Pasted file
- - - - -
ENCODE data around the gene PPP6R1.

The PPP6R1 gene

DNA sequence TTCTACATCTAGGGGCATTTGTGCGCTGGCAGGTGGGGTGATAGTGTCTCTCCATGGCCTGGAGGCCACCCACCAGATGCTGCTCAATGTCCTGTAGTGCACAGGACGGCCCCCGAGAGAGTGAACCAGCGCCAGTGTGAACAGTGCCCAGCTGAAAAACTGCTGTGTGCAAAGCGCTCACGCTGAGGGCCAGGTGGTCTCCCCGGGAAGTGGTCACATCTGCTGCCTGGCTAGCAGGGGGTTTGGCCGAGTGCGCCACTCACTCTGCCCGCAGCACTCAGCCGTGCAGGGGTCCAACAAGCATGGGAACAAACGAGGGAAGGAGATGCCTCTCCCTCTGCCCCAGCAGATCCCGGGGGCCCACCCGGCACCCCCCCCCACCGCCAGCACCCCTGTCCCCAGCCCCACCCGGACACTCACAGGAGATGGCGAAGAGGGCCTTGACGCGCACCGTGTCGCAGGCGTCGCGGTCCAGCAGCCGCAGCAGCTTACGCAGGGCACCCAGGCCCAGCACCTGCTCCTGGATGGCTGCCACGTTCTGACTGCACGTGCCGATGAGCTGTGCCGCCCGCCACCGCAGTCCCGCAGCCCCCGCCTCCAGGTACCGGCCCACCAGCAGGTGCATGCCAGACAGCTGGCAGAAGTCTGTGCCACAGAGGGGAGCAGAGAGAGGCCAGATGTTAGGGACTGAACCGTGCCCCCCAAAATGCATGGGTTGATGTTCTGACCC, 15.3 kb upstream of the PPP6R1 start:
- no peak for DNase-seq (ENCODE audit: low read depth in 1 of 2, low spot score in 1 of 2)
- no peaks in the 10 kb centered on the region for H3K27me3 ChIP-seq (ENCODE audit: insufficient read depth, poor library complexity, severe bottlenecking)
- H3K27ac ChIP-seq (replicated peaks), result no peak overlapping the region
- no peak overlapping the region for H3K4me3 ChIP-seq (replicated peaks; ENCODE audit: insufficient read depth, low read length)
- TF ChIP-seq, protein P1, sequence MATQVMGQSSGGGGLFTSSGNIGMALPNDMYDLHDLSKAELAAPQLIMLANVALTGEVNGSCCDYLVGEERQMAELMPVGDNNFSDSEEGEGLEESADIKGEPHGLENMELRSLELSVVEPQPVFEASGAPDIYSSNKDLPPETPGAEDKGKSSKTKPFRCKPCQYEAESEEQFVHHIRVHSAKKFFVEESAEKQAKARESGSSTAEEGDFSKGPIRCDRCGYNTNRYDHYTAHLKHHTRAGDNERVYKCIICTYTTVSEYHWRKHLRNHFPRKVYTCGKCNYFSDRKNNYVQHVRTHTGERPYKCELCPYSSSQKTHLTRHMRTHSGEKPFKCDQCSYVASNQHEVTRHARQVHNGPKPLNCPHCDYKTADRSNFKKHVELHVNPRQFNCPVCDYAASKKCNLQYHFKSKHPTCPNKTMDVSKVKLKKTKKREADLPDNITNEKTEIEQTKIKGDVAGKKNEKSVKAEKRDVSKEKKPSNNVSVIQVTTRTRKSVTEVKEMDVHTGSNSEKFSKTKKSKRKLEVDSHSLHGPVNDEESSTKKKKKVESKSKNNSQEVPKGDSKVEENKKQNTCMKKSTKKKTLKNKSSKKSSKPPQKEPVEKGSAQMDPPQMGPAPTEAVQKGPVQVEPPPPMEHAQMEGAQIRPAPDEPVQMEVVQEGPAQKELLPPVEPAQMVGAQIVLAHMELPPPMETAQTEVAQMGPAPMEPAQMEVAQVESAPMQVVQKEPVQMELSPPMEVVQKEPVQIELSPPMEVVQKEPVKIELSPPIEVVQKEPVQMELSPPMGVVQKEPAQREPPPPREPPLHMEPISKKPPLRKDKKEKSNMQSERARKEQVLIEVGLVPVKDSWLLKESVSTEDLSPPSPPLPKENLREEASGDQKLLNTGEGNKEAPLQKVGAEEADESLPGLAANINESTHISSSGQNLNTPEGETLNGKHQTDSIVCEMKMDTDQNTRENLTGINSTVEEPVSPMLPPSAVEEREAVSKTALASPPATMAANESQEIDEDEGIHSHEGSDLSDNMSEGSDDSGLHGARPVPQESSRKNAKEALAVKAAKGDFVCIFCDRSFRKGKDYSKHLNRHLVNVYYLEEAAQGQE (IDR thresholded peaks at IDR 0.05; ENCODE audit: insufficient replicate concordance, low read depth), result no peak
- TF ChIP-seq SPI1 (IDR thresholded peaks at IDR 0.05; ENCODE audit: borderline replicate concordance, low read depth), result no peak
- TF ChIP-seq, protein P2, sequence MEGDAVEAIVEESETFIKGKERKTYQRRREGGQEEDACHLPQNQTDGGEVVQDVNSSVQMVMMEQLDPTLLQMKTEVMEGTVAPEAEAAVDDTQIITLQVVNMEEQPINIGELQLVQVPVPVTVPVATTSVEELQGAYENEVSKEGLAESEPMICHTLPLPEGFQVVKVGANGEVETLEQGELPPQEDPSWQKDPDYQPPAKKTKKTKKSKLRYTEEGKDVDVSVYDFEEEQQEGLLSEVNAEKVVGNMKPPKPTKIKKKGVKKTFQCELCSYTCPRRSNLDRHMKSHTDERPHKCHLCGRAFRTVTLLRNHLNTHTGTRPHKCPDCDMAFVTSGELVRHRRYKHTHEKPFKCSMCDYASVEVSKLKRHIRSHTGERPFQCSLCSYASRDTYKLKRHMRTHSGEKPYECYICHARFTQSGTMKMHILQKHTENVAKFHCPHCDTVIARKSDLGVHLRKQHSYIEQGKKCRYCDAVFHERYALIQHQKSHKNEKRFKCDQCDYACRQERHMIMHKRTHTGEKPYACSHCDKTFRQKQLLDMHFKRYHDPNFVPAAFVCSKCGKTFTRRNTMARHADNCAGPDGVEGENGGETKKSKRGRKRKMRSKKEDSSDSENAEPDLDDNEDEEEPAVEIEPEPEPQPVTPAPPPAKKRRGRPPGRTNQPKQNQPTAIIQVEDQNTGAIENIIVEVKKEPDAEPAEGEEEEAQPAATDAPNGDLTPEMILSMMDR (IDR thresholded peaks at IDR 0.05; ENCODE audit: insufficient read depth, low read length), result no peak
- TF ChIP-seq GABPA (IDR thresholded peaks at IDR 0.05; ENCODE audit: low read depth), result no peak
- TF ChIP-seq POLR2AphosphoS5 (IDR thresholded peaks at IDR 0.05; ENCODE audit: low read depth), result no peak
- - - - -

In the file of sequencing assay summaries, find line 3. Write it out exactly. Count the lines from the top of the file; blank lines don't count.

DNA sequence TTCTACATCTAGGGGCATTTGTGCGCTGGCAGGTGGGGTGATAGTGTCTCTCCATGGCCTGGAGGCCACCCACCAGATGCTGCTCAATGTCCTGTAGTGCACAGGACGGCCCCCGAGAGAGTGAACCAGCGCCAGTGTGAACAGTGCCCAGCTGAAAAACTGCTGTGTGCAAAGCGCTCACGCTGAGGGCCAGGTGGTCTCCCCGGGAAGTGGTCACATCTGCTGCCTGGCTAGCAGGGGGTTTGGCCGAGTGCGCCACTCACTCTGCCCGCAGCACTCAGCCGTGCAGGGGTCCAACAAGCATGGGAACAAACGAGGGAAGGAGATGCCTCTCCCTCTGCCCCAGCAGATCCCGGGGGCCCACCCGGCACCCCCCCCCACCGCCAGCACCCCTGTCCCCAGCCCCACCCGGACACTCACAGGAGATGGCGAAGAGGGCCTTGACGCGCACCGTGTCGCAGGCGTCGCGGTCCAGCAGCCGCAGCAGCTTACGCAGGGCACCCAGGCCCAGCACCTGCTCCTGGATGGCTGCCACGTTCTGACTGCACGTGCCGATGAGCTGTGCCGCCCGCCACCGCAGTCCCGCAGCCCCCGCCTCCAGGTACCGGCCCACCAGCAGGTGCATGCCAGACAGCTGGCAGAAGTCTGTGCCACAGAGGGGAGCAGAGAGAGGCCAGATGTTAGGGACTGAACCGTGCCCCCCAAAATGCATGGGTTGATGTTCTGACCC, 15.3 kb upstream of the PPP6R1 start: